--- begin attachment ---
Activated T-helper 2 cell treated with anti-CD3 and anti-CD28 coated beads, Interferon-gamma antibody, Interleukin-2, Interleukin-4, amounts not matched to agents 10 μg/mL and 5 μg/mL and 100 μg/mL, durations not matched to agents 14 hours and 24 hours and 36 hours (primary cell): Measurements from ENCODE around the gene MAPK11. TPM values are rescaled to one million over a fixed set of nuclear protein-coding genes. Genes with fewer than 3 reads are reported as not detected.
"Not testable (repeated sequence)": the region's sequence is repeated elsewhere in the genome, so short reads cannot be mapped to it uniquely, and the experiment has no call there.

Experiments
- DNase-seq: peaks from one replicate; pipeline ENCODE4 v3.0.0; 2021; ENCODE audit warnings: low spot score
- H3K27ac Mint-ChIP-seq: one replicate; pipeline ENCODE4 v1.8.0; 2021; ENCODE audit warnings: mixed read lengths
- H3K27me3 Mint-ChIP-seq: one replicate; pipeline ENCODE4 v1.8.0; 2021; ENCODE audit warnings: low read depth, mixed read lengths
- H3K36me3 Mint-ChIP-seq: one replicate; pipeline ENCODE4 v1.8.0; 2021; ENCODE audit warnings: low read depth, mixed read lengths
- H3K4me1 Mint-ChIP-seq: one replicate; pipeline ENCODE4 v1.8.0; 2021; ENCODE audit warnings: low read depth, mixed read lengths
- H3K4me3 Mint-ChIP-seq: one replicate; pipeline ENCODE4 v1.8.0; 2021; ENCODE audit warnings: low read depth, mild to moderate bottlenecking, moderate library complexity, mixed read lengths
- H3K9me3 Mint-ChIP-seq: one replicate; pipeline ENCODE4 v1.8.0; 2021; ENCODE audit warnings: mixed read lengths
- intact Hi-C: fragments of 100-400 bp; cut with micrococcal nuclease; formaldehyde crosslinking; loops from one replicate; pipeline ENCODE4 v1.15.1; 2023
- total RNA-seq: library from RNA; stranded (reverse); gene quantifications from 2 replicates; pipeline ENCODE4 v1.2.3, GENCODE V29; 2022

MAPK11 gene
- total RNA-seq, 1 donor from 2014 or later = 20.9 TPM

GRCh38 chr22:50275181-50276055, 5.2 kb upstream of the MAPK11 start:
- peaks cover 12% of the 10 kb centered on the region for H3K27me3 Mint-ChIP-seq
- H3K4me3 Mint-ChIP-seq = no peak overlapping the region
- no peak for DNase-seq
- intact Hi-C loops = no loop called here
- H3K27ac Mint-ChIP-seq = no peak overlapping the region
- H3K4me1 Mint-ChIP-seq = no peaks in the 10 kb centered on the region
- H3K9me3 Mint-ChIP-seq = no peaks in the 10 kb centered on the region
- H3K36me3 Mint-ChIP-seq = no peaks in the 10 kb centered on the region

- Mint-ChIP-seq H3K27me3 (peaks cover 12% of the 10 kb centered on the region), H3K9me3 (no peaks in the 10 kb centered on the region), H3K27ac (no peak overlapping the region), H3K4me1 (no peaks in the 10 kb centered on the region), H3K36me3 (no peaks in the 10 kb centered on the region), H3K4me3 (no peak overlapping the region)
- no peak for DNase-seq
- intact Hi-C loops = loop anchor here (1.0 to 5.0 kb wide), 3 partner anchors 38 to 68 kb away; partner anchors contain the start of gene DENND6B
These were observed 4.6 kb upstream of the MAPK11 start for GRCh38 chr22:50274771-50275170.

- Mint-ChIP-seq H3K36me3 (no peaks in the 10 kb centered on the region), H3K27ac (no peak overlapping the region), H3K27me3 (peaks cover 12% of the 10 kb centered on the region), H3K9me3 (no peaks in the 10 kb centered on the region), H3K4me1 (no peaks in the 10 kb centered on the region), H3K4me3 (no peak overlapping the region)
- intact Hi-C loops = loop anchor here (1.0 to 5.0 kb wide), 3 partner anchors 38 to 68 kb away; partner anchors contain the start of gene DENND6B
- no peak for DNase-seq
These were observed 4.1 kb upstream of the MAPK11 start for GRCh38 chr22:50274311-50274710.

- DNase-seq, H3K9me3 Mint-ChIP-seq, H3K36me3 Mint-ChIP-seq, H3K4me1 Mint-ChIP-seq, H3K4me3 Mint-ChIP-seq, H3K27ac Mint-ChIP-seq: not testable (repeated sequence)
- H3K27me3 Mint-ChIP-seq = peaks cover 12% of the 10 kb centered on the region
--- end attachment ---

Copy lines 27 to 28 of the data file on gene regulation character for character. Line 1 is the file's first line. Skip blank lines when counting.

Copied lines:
These were observed 4.6 kb upstream of the MAPK11 start for GRCh38 chr22:50274771-50275170.

- Mint-ChIP-seq H3K36me3 (no peaks in the 10 kb centered on the region), H3K27ac (no peak overlapping the region), H3K27me3 (peaks cover 12% of the 10 kb centered on the region), H3K9me3 (no peaks in the 10 kb centered on the region), H3K4me1 (no peaks in the 10 kb centered on the region), H3K4me3 (no peak overlapping the region)